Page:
Distribution and abundance of alien and native plant species in Kaloko-Honokohau National Historical Park

Pratt, Linda W.
Abbott, Lyman L.
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Cooperative National Park Resources Studies Unit, University of Hawaii at Manoa, Department of Botany
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The vegetation of Kaloko-Honokohau National Historical Park was surveyed in 1992-93 as part of a monitoring study of plants, birds, mammals, and invertebrates in three Kona parks. Most previously identified major vegetation types were sampled. An updated vascular plant checklist was prepared; 116 vascular plant species were found within Kaloko-Honok6hau in 1992-93. Eighty (69%) plant species were alien, four (3%) were Polynesian introductions, 27 (23%) were indigenous, and five (4%) were endemic. Fifty-six species (46 aliens, 9 indigenous, and 1 endemic) were additions to the known flora of the Park since the previous plant checklist (Canfield 1990). The percentage cover of 11 invasive alien plant species was estimated in segments of belt transects and average estimated cover was mapped. Most of the invasive alien species in the Park were shrubs. Klu (Acacia farnesiana) was most abundant in the northern part of the Park, where its cover was usually >25%. Pickleweed (Batis maritima) was found only near the coast and ponds with variable cover; dense concentrations were observed off transect. Ekoa (Leucaena leucocephala) was the most widespread and abundant shrub in the Park. Ekoa cover was typically >25% in the northern third of the Park and was variable in the Park's southern reaches. 'Opiuma (Pithecellobium dulce) had little estimated cover and was most often seen in the northern third of the Park. Sourbush (Pluchea symphytifolia) was found near the coast and scattered with little cover on 'a'a flows in the center of the Park. Kiawe (Prosopis pallida) was widespread with little estimated cover except near fishponds and the coast; in coastal and wetland forests, kiawe had cover of 25-50% or >50%. Christmas berry (Schinus terebinthifolius) was distributed throughout the Park with estimated cover of 1-5% or less; areas of higher concentration were north of Kaloko and northwest of 'Aimakapa Pond. Fountain grass (Pennisetum setaceum) was nearly ubiquitous in Kaloko-Honokohau with highest estimated cover (>50%) in the northeastern and southern parts of the Park. Guinea grass (Panicum maximum) occurred primarily southeast of 'Aimakapa Pond and in the coastal forest and shrubland east of 'Ai'opio; estimated cover averaged 1-5%, but was locally higher. Two other invasive aliens were uncommon enough to be counted in or near belt transects. Ivy gourd (Coccinia grandis) was found on only one transect near Kaloko Pond, but nine individual vines were seen off transect near 'Aimakapa Pond. Only 10 prickly pear cactus (Opuntia fiscus-indica) were sighted from transects or trails. Several other alien plants of note were also mapped. Thirty-five native and Polynesian plant species were counted and mapped along belt transects, and densities per 1,000 m2 were calculated. Three candidate endangered species were found in the Park: ko'oko'olau (Bidens micrantha subsp. ctenophylla), maiapilo (Capparis sandwichiana), and Fimbristylis hawaiiensis. Only seven live ko'oko'olau shrubs were seen southeast of 'Aimakapa Pond. Three hundred twenty five maiapilo plants were found on transects and trails in Kaloko-Honokohau; the density of maiapilo on transects was 1.6 plants/1,000 m2. Fimbristylis hawaiiensis was discovered in only two localities near Kaloko Pond and near the anchialine pool called Kahinahina'ula; only ten individuals were sighted.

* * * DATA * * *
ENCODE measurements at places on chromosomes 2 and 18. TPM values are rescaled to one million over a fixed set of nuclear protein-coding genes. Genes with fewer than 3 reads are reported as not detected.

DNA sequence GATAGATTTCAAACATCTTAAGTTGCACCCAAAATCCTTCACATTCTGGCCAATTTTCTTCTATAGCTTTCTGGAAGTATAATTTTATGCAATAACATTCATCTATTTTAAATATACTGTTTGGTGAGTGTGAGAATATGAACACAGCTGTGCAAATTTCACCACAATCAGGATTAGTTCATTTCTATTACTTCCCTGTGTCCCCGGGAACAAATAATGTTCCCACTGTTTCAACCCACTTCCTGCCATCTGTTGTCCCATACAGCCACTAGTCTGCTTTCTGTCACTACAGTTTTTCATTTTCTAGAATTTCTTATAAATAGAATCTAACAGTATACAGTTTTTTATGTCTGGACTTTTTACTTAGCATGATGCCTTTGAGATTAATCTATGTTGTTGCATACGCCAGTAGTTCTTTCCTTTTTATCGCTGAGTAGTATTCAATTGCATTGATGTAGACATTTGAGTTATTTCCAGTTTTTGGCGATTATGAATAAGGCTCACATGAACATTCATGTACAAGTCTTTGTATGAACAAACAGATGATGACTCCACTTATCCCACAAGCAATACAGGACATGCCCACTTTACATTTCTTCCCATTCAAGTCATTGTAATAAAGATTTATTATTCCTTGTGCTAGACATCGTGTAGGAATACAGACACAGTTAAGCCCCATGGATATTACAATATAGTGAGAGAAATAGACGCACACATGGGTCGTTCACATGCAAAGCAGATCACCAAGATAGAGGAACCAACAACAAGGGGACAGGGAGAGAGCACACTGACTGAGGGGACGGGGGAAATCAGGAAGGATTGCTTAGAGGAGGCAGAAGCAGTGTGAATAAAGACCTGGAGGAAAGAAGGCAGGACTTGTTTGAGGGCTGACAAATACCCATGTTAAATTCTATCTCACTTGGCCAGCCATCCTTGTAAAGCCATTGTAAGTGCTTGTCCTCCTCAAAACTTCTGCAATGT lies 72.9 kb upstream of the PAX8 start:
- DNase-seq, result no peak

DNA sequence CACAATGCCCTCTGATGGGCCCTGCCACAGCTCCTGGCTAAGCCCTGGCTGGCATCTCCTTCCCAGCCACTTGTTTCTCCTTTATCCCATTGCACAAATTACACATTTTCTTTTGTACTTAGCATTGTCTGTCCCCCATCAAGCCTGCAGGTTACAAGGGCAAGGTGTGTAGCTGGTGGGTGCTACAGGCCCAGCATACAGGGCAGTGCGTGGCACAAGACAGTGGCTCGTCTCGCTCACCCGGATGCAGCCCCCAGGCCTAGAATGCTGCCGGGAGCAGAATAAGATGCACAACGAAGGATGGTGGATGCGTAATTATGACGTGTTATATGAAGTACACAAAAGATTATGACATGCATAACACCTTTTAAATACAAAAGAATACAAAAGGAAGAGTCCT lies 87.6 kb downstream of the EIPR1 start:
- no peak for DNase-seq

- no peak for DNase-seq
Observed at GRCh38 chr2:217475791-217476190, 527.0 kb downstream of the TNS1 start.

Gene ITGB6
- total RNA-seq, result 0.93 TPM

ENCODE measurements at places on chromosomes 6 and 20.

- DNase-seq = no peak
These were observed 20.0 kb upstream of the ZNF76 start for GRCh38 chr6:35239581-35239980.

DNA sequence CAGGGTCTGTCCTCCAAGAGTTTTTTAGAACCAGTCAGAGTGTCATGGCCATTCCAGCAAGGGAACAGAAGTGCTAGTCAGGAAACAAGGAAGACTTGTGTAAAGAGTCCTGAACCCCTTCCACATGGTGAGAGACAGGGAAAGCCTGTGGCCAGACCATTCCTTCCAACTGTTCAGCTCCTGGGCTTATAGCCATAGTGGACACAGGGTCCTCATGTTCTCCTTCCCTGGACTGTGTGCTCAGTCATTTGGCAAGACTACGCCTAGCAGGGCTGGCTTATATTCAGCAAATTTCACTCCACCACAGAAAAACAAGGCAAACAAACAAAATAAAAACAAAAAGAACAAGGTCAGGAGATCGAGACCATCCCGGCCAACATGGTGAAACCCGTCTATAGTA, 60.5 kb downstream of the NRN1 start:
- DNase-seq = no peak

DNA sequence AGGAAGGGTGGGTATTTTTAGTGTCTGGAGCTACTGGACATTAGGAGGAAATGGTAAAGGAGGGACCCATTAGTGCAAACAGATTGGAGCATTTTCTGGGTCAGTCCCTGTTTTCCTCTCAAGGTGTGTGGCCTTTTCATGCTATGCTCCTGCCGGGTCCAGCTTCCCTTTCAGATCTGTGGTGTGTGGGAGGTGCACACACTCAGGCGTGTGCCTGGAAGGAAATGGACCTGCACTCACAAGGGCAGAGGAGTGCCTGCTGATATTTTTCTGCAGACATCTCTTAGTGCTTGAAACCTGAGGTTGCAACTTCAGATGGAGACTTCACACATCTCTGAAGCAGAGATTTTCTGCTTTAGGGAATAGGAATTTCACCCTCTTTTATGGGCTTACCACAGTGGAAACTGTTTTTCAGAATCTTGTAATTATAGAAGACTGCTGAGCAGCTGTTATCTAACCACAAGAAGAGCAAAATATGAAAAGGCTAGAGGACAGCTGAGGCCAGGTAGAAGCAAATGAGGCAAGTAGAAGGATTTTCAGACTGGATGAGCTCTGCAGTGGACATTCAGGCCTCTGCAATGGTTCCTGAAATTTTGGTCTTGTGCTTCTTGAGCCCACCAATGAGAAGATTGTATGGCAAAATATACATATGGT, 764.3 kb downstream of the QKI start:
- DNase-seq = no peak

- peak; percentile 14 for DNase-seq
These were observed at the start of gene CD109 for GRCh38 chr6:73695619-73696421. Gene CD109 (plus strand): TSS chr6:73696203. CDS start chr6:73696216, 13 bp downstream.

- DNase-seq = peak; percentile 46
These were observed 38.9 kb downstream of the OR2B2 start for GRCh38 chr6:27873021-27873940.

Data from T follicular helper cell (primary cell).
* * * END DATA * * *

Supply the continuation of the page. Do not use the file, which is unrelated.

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Pratt LW, Abbott LL. 1996. Distribution and abundance of alien and native plant species in Kaloko-Honokohau National Historical Park. Honolulu (HI): Cooperative National Park Resources Studies Unit, University of Hawaii at Manoa, Department of Botany. PCSU Technical Report, 103.
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